America is not yet the country it strives to be—a place where all who are willing to work hard can get ahead, join a thriving middle class, and lead fulfilling lives. Our country derives much of its strength from its core value as a land of opportunity. But, today, economic mobility is actually greater in a number of other countries. Despite this challenge, we know how to work toward the solution: access to a world-class education can help to ensure that all those born and raised in this country with dreams and determination can reach their potential and succeed.
Yet, far too many, especially in under-served groups and communities, lack robust access to the core elements of a quality education. That includes free, quality preschool; high, challenging standards and engaging teaching and leadership in a safe, supportive, and well-resourced school; and an affordable, high-quality college degree.
The challenge of ensuring educational equity is formidable. Our country’s international competitors are improving faster than we are educationally, and many are having greater success in closing achievement gaps—which remain stubbornly wide in the United States. Structural barriers, including inequitable funding systems, impede our progress. While one might expect schools in low-income communities to receive extra resources, the reverse is often true; a Department of Education study found that 45 percent of high-poverty schools received less state and local funding than was typical for other schools in their district.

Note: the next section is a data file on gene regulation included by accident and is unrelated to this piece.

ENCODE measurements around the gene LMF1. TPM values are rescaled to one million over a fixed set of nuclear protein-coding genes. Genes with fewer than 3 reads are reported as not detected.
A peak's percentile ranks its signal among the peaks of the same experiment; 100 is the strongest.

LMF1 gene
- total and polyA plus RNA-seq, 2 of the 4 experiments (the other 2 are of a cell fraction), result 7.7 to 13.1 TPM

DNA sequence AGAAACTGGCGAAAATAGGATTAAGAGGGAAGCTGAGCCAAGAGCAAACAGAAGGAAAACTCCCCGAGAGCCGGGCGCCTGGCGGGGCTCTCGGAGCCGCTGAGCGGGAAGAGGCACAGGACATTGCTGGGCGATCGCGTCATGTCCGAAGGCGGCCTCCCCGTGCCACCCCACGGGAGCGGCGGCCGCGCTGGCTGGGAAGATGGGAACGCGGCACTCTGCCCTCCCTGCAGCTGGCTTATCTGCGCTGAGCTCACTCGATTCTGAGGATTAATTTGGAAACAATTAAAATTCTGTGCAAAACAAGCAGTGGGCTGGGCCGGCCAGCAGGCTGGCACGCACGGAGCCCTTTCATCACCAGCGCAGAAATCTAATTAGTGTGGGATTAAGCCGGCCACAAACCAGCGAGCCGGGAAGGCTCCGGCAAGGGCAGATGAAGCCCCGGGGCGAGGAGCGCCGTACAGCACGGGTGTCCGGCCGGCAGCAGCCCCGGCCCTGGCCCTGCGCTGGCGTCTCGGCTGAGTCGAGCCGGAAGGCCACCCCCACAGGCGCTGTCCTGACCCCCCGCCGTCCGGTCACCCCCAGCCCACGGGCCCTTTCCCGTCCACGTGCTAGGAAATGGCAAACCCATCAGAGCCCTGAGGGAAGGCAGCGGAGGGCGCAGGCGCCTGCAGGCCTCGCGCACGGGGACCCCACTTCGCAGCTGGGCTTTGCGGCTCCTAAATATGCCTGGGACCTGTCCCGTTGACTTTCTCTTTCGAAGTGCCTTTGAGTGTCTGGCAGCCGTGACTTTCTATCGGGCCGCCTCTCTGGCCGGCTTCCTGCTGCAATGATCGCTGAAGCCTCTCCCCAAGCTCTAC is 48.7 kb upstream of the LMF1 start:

We also know that traditionally under-served communities, including minorities and low-income students, attend and complete college at far lower rates than their peers. These students are suspended, expelled, and drop out at higher rates, and are less likely to have access to strong teachers and challenging curricula. As just one striking example, a recent study of the Advanced Placement exam in computer science found that in 11 states, no African-American students took the exam; in eight states, no Hispanic students participated.
Tell us your stories of education inequities, whether it is yours or your children’s. We need to hear from you. Be sure to name names!
A closed mouth does not get fed! To enact change, speak up so we can demand change!Share your story
HPP CARES CDE's accomplishments these past few years have been significant and all-encompassing; striving to advocate under the National Coalition for Equities’ umbrella to maintain a powerful community voice among the Federal and State regulators and major private sector corporations to address public policy issues, and to focus on the wealth & income inequality affecting affordable homeownership and small business growth. With the NCFE, HPP CARES CDE’s outreach efforts have led to an increase in corporate social responsibility and consumer protection. We have been able to reach more people, collaborate with more companies, meet with more regulators, all in the name of helping deserving individuals become sustainable homebuyers, successful small business owners, protected consumers and empowering California communities. HPP CARES CDE is at the forefront of helping people of color become partners in our mission to reduce income and wealth inequality and build stronger futures for all minority groups.